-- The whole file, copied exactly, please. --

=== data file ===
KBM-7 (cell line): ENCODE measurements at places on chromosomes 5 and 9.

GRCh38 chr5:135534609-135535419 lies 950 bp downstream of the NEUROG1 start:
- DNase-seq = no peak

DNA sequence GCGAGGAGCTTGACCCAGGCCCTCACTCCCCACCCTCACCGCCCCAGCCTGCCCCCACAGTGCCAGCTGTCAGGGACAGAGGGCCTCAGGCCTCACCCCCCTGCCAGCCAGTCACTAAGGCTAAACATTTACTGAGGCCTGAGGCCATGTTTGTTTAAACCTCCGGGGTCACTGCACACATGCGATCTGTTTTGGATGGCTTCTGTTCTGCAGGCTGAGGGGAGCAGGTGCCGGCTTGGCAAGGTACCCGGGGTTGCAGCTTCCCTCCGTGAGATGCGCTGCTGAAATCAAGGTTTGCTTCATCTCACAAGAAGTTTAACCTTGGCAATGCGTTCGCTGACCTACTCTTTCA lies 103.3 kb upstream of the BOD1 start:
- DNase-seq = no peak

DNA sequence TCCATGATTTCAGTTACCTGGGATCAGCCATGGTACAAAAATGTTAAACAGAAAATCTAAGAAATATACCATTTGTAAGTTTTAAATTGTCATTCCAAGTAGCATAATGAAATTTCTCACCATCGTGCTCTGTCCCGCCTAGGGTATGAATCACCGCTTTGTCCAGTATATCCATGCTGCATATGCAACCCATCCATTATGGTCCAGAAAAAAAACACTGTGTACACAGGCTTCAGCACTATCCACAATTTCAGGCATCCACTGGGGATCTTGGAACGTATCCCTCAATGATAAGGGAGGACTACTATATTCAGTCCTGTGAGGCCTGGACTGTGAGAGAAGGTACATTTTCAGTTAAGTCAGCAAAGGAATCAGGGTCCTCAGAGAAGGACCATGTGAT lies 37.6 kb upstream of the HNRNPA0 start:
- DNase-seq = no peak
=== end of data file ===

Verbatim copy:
KBM-7 (cell line): ENCODE measurements at places on chromosomes 5 and 9.

GRCh38 chr5:135534609-135535419 lies 950 bp downstream of the NEUROG1 start:
- DNase-seq = no peak

DNA sequence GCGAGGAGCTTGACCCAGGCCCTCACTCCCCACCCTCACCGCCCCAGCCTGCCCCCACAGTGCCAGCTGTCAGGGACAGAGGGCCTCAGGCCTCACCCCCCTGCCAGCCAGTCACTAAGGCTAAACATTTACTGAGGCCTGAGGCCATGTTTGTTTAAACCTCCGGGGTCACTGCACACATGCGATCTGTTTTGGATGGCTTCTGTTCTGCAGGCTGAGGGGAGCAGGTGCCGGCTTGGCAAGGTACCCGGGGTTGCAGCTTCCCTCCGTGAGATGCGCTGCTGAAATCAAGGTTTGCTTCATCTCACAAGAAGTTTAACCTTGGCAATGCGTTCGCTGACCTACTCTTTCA lies 103.3 kb upstream of the BOD1 start:
- DNase-seq = no peak

DNA sequence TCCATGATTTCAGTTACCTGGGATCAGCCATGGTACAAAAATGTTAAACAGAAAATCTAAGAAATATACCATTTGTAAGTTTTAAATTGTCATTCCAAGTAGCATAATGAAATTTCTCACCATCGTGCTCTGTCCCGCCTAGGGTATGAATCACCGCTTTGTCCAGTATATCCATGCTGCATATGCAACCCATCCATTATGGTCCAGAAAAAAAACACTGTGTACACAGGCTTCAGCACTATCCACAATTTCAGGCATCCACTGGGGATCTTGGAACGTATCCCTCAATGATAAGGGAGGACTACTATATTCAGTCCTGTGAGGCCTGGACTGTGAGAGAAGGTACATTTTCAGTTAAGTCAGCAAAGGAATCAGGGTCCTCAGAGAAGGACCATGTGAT lies 37.6 kb upstream of the HNRNPA0 start:
- DNase-seq = no peak